“We’ve really been having to look at it at an individual basis. I think we’ve only actually had it happen once so far where somebody literally couldn’t get their equipment before they started. Our IT team has been working around the clock to work out other ways that they might be able to get equipment whether it is things like seeing if there is somebody else in that country that does work for us that might be able to go out and buy one locally, rather than us shipping.
Tip: Make Asynchronous Steps Synchronous
“Synchronous means it has to happen in time together with two people. Asynchronous means it’s done self-serve, on your own time,” explains Talent Coach Akbar Karenga.
“For example, a typical asynchronous thing is compliance. You don’t need to be live while somebody’s signing a contract. But what is synchronous is that lovely first lunch that they have with their hiring manager. So one of the things that we’ve employed is, we’ve got a Pleo account and say, “order lunch to your house and your hiring manager is going to do the same. And you have lunch together sometime in your first week.”
Watch Out For: Saying Goodbye to the Old Ways
“I would say the initial challenge is if you’re transitioning from a business that was traditionally face-to-face, to remote, there are certain things that are going to be new, certain things that are going to break, and that’s an uncomfortable initial realization. Remember in the beginning it’s going to be a work in progress, just learn as quickly as you can. It is a strong thing that a lot of businesses that I’ve seen in my startup portfolio have initially started having trouble with.
Tip: Create Opportunities for Human Connection
“We do a lot of all company chats and we have different Slack channels, and ways for people to talk to people with the same interests,” says Tanya Dutra, VP of People Operations.
“So if somebody wants to read books or go running, they can find other people in the company with that similar interest.”
“Connection really starts with the hiring process. We let the managers take the lead, that way they can start forming those relationships. And then, we try to get them to connect with current staff members as quickly as possible once they get in.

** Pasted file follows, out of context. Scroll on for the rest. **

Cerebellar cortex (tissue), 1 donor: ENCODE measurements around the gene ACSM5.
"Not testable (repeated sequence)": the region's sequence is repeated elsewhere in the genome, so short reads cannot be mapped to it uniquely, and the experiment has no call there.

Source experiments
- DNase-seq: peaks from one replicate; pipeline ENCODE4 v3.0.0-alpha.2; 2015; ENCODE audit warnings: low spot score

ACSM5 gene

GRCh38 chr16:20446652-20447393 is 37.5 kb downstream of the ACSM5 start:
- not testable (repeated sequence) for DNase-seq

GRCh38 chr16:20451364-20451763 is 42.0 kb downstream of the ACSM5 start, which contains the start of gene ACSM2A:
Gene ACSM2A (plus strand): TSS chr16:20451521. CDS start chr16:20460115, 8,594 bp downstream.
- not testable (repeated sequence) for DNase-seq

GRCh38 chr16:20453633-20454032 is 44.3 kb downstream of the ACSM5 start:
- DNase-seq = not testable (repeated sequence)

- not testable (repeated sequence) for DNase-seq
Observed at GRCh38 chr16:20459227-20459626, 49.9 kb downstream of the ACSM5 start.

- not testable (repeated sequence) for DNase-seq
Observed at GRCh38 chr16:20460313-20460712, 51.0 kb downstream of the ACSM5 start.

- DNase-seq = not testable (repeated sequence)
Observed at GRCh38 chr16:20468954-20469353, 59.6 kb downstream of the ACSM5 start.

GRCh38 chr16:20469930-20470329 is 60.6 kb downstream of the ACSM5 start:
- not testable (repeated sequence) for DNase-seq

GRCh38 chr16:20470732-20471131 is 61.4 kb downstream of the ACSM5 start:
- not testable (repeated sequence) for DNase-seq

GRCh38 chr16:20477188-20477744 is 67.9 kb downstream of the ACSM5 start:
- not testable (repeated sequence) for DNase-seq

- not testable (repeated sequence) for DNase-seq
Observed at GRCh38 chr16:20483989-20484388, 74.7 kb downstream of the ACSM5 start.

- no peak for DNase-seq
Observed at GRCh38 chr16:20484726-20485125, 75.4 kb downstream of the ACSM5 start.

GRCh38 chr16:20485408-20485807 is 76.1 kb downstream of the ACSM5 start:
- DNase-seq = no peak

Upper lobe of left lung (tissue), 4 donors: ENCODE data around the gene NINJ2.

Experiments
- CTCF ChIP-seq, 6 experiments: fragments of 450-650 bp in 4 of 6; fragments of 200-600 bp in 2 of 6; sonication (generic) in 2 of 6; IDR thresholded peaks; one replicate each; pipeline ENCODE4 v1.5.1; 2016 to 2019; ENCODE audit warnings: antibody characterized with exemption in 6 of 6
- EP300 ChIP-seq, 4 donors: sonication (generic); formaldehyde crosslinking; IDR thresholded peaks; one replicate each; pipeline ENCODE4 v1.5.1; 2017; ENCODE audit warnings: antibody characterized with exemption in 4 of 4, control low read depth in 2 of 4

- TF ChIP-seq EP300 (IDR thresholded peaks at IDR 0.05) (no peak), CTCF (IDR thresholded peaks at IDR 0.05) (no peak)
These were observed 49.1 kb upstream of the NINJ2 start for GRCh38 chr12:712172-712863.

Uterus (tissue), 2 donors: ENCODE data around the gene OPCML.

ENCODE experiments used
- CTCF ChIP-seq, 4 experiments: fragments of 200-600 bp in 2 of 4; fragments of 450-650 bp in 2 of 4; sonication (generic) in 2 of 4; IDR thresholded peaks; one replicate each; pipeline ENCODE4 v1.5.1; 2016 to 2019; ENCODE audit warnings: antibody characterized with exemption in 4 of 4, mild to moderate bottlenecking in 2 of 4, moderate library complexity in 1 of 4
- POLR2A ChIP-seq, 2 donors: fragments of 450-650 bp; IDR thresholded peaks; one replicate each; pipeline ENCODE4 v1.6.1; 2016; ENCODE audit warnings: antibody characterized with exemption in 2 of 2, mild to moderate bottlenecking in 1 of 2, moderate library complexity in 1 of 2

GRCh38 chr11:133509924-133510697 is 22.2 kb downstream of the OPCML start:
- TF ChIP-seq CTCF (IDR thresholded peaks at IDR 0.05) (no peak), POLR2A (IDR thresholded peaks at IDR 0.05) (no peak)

“We introduce them to the team and let them start being a part of their team calls, right from day one. We encourage managers to have weekly meetings with all new hires and we also provide them with performance reviews, as well. So that way they know the areas that they’re winning and it also reinforces the culture of feedback we like to have.”
Watch Out For: The Adjustment to Remote Work
“One challenge with a remote company is sometimes a new hire may not realize the difficulty that they might have in adjusting to working remotely. Sometimes they miss the social aspects and structure of going to a physical work office. So we support that by providing them structure or helping them structure their day, with a start/end time, and helping them determine their workflow during the day. And then also, outside of the current conditions, we would encourage them to go to a co-working space or work at a café or a library or something like that.”
Want to hear more from our experts? Check out our full webinar with Shopify, Founders Factory and Endgame360.
Join us on 12 May and learn how to create exceptional remote employee experiences from companies who have been doing it for years.